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The Labors of Hercules

It all started with a dream, in the dark chambers of the palace of Thebes.


The Dream of Alkeides

A muscular man was asleep; his closed eyes were moving slightly.

"I, the god sent Alkeides, have rid the land of pests and beasts my wars are brought to a fruitful end and all that's left is for me to ascend But… what if I end up alone? I will miss my wife and beloved sons!"

He wondered, for a moment there, did he give them the proper care?
His mind was clouded and filled with pride: "Do they deserve by me to abide?"
Then he directed to his spouse, "One may reject what one allows!"
And thus he left, without a word; he struggled to reach the Olympian top.
But struck by winds he was sent down, falling towards his abandoned home

He found his sons and woman dead, a man-like shadow calling them:
"Megara, Therimachos, Deicoon, and Creontiades, embrace your fate by joining Hades."
Alkeides charged without a thought, but all his efforts came to naught;
for the masked shadow, that caused much death, was more than equal to his strength.
And as they wrestled and time went by, Alkeides took a glimpse inside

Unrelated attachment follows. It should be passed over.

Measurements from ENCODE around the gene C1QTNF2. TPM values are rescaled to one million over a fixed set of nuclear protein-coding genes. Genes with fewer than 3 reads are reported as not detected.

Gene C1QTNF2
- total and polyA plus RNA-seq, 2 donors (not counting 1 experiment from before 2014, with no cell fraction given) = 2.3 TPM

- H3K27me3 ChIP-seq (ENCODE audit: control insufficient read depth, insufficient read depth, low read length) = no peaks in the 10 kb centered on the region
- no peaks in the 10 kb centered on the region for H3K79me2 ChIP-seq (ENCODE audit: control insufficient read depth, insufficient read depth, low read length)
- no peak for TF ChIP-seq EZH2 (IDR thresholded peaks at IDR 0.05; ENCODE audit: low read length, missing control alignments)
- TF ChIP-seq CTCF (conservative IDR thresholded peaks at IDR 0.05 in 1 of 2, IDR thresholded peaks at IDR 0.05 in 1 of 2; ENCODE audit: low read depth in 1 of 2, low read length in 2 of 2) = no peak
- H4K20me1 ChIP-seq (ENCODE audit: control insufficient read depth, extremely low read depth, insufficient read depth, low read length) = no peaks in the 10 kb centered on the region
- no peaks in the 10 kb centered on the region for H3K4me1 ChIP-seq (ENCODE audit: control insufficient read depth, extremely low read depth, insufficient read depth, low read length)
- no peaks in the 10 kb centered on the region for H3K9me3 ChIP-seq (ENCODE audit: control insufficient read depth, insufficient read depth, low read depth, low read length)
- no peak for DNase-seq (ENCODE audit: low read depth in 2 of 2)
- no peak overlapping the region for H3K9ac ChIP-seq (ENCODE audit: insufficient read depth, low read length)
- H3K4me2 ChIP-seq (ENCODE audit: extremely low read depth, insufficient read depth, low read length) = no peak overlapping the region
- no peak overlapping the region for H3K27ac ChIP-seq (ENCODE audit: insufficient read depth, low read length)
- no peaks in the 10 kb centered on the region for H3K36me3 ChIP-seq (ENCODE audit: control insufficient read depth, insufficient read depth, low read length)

behind that shadowy mask of his Alkeides saw: that face was his!

Alkeides woke up shocked and disgusted by what he saw. He himself was the shadow that had killed his family. Coming back to his senses, he realized that he did not have a family yet – and, relieved, he then took an oath never to have one until that shadowy figure was unrooted from his mind.

He sought refuge and advice by his friend and comrade Theseus in Athens. Theseus advised him to ask the oracle of Delphi, the divine Pythia, to interpret his dream and set him towards the right path. Alkeides arrived at Delphi with hope in his heart. He entered the dark chamber of the oracle and uttered his question: "Venerated Pythia, voice of Sun, I am the savior of the city of Thebes, so please tell me; why did the gods send me their messenger of woe?" He then proceeded to describe his nightmare.

When Pythia became aware of his dream, she rose up, looking powerful and terrifying, and she spoke with a stentorian voice: "Pride and arrogance have killed the voice of the gods within you; they have subjugated your will and made you a servant of flesh. No more does wisdom hold the reins, for it has been killed by the very hand that it led to triumph." Alkeides fell to his knees and pleaded for absolution. "How may I undo what I have committed?"
Approach Eurystheus. He will devise ten labours for you to complete; you have to leave your old self behind and start anew. To that end, your name has to be changed as well. Rise, Heracles!" With these words, the mighty Alkeides rose as Heracles, the one to strive for the glory of the soul.